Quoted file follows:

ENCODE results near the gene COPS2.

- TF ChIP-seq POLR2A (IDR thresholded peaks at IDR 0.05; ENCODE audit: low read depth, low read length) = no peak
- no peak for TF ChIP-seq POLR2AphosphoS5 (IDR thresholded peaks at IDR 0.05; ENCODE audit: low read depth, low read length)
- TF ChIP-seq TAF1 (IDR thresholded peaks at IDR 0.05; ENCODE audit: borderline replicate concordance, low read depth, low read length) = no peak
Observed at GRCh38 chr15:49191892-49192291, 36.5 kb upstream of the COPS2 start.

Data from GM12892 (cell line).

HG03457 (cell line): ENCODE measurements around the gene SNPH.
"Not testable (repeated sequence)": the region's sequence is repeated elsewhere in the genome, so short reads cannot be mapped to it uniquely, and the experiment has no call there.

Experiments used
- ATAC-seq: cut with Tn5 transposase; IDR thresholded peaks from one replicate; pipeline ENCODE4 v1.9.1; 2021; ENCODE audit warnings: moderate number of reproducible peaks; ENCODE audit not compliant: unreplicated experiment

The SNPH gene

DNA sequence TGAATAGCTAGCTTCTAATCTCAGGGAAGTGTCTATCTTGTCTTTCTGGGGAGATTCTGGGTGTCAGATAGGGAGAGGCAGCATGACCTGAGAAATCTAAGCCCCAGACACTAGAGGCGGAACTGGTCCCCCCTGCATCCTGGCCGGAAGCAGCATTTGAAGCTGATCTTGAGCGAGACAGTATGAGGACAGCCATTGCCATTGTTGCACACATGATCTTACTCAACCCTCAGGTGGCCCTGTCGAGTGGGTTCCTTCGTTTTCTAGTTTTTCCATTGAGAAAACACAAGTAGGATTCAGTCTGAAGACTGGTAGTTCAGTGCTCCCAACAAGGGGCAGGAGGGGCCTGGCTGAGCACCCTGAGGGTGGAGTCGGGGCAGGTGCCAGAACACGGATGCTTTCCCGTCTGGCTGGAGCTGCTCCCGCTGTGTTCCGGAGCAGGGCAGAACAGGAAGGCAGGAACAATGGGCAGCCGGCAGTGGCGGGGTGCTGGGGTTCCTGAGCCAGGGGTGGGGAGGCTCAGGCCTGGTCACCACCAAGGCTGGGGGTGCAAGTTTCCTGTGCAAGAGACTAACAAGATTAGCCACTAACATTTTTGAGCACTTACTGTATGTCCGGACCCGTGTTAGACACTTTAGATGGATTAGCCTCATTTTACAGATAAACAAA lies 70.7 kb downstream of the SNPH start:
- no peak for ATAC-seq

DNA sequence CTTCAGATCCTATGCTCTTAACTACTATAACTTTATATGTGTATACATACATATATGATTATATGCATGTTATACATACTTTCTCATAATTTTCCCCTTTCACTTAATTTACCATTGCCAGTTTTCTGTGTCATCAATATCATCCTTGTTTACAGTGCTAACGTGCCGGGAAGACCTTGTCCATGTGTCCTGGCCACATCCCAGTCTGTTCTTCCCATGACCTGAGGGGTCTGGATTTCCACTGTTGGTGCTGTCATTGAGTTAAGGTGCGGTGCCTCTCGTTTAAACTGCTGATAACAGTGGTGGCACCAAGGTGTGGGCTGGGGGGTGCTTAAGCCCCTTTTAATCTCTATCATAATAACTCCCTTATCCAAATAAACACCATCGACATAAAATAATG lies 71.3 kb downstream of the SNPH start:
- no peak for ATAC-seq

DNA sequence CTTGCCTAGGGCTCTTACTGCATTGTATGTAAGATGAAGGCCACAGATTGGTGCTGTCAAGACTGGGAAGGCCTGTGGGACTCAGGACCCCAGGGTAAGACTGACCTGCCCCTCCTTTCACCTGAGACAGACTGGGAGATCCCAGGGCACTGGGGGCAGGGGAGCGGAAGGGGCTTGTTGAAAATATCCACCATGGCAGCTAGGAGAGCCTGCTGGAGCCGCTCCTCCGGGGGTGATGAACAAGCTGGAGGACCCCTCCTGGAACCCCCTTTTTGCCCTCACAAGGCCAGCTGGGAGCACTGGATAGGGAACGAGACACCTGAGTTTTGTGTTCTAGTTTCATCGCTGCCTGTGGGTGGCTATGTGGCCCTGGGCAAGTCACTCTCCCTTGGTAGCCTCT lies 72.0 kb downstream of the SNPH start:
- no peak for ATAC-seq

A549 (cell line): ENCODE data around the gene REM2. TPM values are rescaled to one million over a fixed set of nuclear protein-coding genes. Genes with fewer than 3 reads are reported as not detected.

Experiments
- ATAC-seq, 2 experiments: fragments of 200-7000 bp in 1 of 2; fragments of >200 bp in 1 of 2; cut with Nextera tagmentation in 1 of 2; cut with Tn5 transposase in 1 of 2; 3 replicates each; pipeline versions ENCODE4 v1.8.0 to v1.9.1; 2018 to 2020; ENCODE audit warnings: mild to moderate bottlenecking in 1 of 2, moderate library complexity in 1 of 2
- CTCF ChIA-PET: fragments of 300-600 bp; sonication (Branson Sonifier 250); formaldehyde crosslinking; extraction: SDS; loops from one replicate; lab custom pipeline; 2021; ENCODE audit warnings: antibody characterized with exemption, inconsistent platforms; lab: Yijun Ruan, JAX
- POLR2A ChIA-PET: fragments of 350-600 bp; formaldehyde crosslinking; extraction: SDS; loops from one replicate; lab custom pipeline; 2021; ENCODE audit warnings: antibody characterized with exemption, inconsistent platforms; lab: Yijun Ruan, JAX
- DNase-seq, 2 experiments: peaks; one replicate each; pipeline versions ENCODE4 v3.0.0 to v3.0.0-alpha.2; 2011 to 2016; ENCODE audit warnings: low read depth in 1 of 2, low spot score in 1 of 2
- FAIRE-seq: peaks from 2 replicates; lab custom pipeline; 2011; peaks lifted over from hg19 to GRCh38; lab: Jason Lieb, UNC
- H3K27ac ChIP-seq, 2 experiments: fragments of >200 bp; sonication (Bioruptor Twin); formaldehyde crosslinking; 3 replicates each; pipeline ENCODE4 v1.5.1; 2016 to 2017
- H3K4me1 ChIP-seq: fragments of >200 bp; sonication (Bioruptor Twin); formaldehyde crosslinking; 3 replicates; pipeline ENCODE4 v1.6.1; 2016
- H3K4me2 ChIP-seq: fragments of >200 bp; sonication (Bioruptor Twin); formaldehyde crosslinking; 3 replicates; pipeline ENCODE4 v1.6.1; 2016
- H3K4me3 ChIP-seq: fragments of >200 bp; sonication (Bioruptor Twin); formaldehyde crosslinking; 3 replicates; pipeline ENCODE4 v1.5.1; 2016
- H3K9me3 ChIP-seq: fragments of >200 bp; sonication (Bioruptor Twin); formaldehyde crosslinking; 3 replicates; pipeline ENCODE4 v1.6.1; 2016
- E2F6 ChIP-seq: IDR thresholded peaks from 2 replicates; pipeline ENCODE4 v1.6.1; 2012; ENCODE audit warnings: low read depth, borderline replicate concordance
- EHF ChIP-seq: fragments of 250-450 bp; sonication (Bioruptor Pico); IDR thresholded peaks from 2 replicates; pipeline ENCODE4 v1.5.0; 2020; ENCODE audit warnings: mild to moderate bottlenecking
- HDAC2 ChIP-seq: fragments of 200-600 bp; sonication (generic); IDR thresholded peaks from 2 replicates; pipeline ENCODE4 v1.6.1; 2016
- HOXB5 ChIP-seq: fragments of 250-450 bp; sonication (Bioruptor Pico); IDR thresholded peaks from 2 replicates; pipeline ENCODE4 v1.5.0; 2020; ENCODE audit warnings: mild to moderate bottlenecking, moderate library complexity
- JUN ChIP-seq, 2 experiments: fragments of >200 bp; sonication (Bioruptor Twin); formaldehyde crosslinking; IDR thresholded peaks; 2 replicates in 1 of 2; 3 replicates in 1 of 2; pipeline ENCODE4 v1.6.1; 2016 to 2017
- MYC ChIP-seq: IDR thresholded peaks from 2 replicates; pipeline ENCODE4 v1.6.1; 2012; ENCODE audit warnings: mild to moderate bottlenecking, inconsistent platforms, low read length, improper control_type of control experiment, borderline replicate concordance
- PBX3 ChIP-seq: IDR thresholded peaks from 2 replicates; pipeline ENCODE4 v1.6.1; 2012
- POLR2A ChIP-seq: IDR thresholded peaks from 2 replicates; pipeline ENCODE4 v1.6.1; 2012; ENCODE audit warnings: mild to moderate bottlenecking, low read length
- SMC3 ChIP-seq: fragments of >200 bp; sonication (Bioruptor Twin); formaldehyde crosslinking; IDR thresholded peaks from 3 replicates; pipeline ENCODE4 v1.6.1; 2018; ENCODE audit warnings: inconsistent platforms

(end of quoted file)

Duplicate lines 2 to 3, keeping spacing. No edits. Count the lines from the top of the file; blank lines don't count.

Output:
- TF ChIP-seq POLR2A (IDR thresholded peaks at IDR 0.05; ENCODE audit: low read depth, low read length) = no peak
- no peak for TF ChIP-seq POLR2AphosphoS5 (IDR thresholded peaks at IDR 0.05; ENCODE audit: low read depth, low read length)